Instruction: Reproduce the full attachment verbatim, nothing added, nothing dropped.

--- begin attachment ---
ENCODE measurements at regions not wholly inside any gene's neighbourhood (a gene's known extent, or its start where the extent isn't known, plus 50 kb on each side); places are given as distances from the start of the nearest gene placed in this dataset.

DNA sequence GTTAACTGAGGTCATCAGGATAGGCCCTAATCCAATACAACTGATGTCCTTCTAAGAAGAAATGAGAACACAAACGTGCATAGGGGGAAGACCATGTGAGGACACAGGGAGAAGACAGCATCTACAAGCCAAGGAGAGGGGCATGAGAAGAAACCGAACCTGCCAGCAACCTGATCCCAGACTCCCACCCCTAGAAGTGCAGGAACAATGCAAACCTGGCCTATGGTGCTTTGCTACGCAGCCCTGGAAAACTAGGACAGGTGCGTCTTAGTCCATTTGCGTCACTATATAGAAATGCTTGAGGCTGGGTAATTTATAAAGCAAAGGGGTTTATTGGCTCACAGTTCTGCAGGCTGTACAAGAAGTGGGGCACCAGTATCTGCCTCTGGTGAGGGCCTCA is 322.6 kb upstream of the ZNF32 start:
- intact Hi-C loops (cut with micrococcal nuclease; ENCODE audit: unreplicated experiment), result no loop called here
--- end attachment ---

ENCODE measurements at regions not wholly inside any gene's neighbourhood (a gene's known extent, or its start where the extent isn't known, plus 50 kb on each side); places are given as distances from the start of the nearest gene placed in this dataset.

DNA sequence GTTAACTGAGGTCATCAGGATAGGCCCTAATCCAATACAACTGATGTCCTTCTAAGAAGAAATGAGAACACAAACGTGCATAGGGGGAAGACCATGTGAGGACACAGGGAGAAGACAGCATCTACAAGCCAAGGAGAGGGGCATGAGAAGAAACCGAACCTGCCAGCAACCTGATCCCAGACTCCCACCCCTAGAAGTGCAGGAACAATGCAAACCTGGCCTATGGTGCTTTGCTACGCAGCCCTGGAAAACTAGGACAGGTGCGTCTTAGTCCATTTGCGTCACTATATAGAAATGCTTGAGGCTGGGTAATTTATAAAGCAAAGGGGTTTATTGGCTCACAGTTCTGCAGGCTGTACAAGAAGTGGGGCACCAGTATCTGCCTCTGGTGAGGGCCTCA is 322.6 kb upstream of the ZNF32 start:
- intact Hi-C loops (cut with micrococcal nuclease; ENCODE audit: unreplicated experiment), result no loop called here